From James Madison
Washington Mar. 12. 1815
It was long desireable that an Exposé of the causes and character of the War between the U.S. & G.B. should remedy the mischief produced by the Declaration of the Prince Regent & other mistatements which had poisoned the opinion of the World on the subject. Since the pacification in Europe & the effect of that and other occurrences in turning the attention of that quarter of the World towards the U.S. the antidote became at once more necessary & more hopeful. It was accordingly determined soon after the meeting of Congs that a correct & full view of the War should be prepared & made public in the usual demi Official form. The commencement of it was however Somewhat delayed by the probability of an early termination of the negotiations at Ghent, either, in a peace, or in a new epoch particularly inviting a new appeal to the neutral public. The long suspension of intelligence from our Envoys, & the critical state of our affairs at home, as well as abroad, finally overruled this delay, and the execution of the task was committed to Mr Dallas. Altho’ he hastened it as much as the nature of it, and his other laborious attentions admitted, it was not finished in time for publication before the news of peace arrived. The latter pages had not even been struck off at the press. Under these circumstances, it became a question whether it should be published with a prefatory notice that it was written before the cessation of hostilities, and thence derived its spirit & language; or should be suppressed; or written over with a view to preserve the Substantial vindication of our Country agst prevailing calumnies, and avoid asperities of every Sort unbecoming the change in the relations of the two Countries. This last course, tho’ not a little difficult might have been best in itself, but it required a time & labor not to be spared for it. And the suppression was preferred to the first course, which wd have been liable to misconstructions of an injurious tendency. The printed copies however amounting to several hundred are not destroyed, and will hereafter contribute materials for a historical review of the period which the document embraces. I have thought a perusal of it might amuse an hour of your leisure; requesting only that as it is to be guarded agst publication, you will be so good as either to return the Copy, or to place it where it will be in no danger of escaping. You will observe, from the plan & cast of the Work, that it was meant for the eye of the British people, and of our own, as well as for that of the Neutral world. This threefold object increased the labor not a little, and gives the composition some features not otherwise to be explained.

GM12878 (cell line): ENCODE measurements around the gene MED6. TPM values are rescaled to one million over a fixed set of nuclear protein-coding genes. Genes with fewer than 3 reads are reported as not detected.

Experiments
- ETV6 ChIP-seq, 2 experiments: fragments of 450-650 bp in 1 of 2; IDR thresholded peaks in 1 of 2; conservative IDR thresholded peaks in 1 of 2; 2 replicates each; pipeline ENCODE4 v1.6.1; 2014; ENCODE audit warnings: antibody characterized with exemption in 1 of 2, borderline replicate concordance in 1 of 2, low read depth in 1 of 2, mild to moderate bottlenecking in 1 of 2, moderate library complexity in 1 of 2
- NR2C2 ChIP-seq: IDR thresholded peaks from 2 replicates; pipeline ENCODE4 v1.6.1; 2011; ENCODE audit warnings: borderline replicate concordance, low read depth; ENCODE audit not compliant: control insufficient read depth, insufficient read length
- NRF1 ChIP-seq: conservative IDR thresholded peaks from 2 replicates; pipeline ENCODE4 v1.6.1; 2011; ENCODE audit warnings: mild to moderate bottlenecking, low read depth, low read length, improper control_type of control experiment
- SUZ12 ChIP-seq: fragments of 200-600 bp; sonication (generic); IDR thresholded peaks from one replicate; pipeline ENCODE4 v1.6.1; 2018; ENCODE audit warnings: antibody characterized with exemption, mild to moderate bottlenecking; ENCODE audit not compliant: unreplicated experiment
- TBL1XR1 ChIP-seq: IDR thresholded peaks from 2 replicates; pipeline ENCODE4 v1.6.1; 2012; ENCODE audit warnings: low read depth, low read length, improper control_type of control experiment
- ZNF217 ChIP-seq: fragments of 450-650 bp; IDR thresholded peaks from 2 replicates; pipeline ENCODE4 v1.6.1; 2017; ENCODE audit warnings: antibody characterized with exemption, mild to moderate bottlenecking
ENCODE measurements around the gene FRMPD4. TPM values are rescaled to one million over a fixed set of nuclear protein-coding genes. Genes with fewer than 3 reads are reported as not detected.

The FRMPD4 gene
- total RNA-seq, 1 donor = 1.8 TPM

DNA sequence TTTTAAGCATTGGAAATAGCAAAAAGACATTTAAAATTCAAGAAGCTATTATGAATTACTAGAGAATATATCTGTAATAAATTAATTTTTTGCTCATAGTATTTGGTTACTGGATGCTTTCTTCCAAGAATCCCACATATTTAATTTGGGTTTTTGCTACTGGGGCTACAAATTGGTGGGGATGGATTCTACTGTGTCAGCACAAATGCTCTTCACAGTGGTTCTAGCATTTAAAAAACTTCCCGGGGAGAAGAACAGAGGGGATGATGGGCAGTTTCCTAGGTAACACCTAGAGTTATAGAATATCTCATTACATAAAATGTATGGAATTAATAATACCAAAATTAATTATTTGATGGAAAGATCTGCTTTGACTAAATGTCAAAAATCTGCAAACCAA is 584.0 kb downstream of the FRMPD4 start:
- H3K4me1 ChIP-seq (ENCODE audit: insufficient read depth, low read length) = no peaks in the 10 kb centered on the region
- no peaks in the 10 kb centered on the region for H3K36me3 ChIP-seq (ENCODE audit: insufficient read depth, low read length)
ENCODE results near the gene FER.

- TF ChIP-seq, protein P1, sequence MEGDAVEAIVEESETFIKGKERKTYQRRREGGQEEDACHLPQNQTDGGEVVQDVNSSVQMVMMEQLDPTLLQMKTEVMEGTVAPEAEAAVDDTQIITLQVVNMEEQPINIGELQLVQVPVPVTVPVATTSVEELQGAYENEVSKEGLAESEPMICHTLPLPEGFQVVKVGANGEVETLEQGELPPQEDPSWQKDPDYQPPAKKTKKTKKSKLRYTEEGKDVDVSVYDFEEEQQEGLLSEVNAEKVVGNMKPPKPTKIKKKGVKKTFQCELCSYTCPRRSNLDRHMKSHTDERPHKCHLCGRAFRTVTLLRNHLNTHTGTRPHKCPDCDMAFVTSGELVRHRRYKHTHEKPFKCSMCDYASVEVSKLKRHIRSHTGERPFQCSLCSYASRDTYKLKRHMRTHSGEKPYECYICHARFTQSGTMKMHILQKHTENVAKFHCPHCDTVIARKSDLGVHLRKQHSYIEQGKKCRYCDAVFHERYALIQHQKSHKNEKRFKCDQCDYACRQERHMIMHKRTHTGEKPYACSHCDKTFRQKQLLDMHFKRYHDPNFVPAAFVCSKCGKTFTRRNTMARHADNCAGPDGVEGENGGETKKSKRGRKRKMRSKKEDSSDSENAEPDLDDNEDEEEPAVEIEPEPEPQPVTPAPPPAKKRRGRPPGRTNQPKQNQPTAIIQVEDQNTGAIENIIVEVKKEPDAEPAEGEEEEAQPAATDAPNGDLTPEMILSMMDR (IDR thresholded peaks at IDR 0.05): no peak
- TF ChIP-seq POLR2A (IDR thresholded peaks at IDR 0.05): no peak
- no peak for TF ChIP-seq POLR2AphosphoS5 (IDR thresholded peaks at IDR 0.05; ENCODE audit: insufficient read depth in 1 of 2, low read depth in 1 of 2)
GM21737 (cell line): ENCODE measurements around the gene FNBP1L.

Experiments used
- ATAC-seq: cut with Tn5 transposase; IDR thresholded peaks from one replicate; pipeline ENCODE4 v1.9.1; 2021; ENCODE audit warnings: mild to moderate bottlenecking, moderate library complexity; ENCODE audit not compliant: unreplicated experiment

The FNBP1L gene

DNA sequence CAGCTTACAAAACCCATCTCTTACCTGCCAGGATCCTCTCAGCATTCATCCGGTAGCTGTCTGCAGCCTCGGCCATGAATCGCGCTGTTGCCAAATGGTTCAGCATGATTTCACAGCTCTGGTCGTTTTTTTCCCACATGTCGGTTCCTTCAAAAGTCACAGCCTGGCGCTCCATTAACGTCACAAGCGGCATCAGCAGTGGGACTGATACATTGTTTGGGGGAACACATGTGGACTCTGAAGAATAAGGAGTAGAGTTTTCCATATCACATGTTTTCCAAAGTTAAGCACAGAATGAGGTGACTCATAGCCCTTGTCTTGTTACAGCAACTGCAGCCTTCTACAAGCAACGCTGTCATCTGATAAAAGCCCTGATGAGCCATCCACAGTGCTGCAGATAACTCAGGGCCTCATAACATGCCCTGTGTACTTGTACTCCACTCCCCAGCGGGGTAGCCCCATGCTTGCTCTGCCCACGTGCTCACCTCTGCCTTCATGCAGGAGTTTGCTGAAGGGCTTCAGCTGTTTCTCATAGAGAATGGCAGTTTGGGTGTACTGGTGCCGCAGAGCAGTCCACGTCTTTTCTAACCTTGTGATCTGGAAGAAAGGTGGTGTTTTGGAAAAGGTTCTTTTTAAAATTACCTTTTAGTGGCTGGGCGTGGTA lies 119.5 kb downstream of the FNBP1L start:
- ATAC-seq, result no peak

The dispatch Vessel with the peace via France has just arrived. It brings little more than duplicates of what was recd via England. The Affairs at Vienna remain in a fog, which rather thickens than disperses. The situation of France also has yet it would seem to pass Some clearing up Shower. The peace between this Country & G.B. gives sincere pleasure there,1 as releiving the Govt and the Nation, from the dilemma, of humiliating Submissions to the antineutral measures of G. Britain, or of a premature contest with her. In Spain, every thing suffers under the phrenzy of the Throne, and the fanaticism of the people. But for our peace with England, it is not impossible, that a new War from that quarter would have been opened upon us. The affair at New Orleans will perhaps be a still better Guarantee agst such an event.
Mr Smith will have communicated to you the result of our consultation on the transportation of the Library.
We are indulging hopes of paying a trip soon to our farm; and shall not fail, if it be practicable, to add to it the pleasure of a visit to Monticello.
RC (DLC: Madison Papers); at foot of text: “Mr Jefferson”; endorsed by TJ as received 16 Mar. 1815 and so recorded in SJL. Enclosure: a prepublication copy of Dallas, Exposition.
The meeting, or opening, of the third session of the 13th Congress took place on 19 Sept. 1814. A prefatory notice was indeed attached to the Washington edition of the above work stating that it had been “prepared and committed to the press” prior to the conclusion of the War of 1812; that it “would have been difficult, even if it were desirable, to withold” it from the public; and that a refutation of the accusations brought against the United States government was “necessary, in peace as much as in war … lest those charges should obtain credit with the present generation; or pass, for truth, into the history of the times, upon the evidence of a silent acquiescence.” On 3 Mar. 1815 the United States dispatch vessel Transit arrived from France in New London, Connecticut (New Haven Connecticut Journal, 6 Mar. 1815). phrenzy of the throne: Ferdinand VII renounced the liberal constitution of 1812 and persecuted Spanish progressives following his return to power in 1814 (Connelly, Napoleonic France description begins Owen Connelly and others, eds., Historical Dictionary of Napoleonic France, 1799–1815, 1985 description ends , 176).
1. Word interlined.
2. Manuscript: “sincerst.”
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